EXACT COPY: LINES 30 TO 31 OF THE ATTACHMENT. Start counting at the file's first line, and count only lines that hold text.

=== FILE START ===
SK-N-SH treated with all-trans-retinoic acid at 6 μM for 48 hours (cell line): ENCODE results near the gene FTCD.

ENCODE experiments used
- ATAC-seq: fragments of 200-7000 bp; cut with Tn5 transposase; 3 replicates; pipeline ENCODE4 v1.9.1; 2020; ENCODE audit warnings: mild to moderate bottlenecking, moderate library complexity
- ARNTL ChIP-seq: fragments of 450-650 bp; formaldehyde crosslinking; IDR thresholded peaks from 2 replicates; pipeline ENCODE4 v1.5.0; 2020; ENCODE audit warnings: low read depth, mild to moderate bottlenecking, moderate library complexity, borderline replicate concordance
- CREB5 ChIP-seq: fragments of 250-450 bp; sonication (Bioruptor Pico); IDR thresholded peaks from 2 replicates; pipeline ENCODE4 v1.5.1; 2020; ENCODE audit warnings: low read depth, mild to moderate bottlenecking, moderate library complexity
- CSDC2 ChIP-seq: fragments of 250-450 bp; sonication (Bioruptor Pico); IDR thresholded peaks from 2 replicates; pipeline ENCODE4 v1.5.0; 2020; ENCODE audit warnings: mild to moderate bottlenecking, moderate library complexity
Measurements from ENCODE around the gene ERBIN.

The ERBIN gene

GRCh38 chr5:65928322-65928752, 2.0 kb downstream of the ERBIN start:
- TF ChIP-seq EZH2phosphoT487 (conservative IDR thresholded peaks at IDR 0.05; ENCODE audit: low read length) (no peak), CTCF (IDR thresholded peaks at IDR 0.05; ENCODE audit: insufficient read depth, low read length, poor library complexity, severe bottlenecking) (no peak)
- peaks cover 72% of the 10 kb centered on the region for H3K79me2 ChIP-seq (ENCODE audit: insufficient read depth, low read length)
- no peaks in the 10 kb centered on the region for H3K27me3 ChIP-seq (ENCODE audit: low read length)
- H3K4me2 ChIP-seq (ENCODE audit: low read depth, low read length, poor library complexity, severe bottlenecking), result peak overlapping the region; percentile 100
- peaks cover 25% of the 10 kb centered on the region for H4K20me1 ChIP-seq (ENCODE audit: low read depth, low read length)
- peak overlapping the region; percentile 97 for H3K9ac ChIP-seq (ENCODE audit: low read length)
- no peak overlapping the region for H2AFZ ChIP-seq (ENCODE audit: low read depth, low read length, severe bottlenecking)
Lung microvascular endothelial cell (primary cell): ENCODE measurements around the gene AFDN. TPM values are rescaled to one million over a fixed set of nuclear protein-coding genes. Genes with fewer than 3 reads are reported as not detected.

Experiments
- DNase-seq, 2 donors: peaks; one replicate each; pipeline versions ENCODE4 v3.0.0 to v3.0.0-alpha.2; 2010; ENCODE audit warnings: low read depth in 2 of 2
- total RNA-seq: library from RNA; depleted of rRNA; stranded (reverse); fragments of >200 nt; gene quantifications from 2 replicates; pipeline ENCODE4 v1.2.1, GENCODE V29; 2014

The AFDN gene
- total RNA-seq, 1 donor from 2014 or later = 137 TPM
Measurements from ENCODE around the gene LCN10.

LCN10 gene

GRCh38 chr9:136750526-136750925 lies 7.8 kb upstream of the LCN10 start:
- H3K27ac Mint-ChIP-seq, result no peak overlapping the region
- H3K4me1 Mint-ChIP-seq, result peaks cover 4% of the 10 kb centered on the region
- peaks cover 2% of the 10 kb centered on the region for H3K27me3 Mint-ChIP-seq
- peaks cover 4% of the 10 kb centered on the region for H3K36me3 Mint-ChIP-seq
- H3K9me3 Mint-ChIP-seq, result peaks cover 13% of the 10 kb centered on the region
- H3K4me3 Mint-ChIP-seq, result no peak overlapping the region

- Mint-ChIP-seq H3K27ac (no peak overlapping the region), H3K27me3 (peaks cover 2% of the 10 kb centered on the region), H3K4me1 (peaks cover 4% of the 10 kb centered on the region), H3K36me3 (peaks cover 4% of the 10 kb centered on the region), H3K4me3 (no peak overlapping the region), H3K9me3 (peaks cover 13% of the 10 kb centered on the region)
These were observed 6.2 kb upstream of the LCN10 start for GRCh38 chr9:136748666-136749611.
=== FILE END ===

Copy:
- H3K9me3 Mint-ChIP-seq, result peaks cover 13% of the 10 kb centered on the region
- H3K4me3 Mint-ChIP-seq, result no peak overlapping the region